N. Lincoln Hanks, associate professor of music and lead faculty representative of the Mary Pickford Foundation Music Project, who himself was a student of the classical style, believes that the student composers involved in the project are leading the charge as the genre experiences a paradigm shift.
“The future of classical music is finding different ways to put music in people’s lives,” he says. “I think this is a place where we can show our students that we can make classical music work outside, we can do it with film, and we can put it in front of people that might have never thought about coming to a classical music experience.”
Mary Pickford Foundation director Henry Stotsenberg explains that, though the compositions are within the classical training arena, they go beyond the expected sound. “They’re a little more edgy,” he says. “It’s the kind of sound that will appeal to the non-classical ear, to that 20-year-old who doesn’t really understand or is not familiar with classical music. We hope the audience heard this and thought, ‘This is really cool. I really liked what I heard and saw.’”
Elaina Archer, director of archive and legacy at the Pickford Foundation and expert in “all-things-Mary” enthuses, “She would love this! She liked to support things that were active. She didn’t just want to write a check. She liked to be involved in people’s lives. She wanted to help young people, educate young people. She wanted people to benefit from what she had learned, so this project is a perfect example of Mary’s vision.”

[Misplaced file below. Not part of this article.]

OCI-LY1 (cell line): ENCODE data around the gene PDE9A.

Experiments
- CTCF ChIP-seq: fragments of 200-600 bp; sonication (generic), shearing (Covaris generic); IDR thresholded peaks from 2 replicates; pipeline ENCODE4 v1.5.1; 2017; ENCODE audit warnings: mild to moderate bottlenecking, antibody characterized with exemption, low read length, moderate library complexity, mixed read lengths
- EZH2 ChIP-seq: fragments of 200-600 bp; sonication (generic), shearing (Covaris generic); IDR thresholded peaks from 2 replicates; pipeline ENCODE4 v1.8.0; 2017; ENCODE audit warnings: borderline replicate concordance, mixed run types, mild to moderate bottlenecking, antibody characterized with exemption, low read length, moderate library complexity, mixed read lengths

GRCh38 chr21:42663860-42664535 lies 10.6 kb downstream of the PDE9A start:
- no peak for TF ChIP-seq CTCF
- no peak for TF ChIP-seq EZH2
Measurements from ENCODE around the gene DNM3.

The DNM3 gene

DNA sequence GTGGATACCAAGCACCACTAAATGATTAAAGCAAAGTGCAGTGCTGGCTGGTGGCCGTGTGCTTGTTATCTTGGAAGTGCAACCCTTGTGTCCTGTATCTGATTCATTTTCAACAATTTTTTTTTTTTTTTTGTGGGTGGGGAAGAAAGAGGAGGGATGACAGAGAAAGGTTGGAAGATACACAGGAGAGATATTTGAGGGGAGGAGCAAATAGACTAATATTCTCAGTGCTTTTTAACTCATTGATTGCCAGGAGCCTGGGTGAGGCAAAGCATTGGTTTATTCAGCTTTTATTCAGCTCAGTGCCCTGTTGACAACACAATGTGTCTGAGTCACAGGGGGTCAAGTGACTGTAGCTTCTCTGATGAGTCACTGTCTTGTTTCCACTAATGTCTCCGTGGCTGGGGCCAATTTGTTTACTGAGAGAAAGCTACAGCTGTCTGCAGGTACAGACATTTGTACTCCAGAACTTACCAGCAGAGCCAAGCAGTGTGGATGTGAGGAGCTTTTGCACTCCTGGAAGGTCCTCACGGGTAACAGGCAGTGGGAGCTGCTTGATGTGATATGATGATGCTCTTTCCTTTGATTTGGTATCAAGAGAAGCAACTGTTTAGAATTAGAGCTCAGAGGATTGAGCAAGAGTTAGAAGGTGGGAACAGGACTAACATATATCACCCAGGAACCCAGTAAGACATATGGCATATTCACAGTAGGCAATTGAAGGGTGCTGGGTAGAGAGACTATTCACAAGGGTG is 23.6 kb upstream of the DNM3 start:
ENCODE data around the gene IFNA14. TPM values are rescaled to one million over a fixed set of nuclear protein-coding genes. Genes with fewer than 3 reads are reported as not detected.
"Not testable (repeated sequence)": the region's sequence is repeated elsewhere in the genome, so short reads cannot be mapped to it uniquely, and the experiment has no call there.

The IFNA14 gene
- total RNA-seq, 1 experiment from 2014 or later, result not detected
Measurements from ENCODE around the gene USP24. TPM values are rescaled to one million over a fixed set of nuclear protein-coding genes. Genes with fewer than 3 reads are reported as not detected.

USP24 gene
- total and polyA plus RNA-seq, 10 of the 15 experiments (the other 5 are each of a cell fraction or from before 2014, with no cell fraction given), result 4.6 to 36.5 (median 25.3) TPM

“These days a conservatory experience for an instrumentalist or a vocalist is old-fashioned and short sighted,” continues Hanks, who taught and mentored the composition students throughout the entire process.
“Students need to be exposed to a million different opportunities to make music and to put music in front of people in different ways. Pepperdine students are exposed to opera and chamber music and this is just another great experience in a different kind of way, working with the medium of film, which teaches them a different set of skills that they’ve never had before.”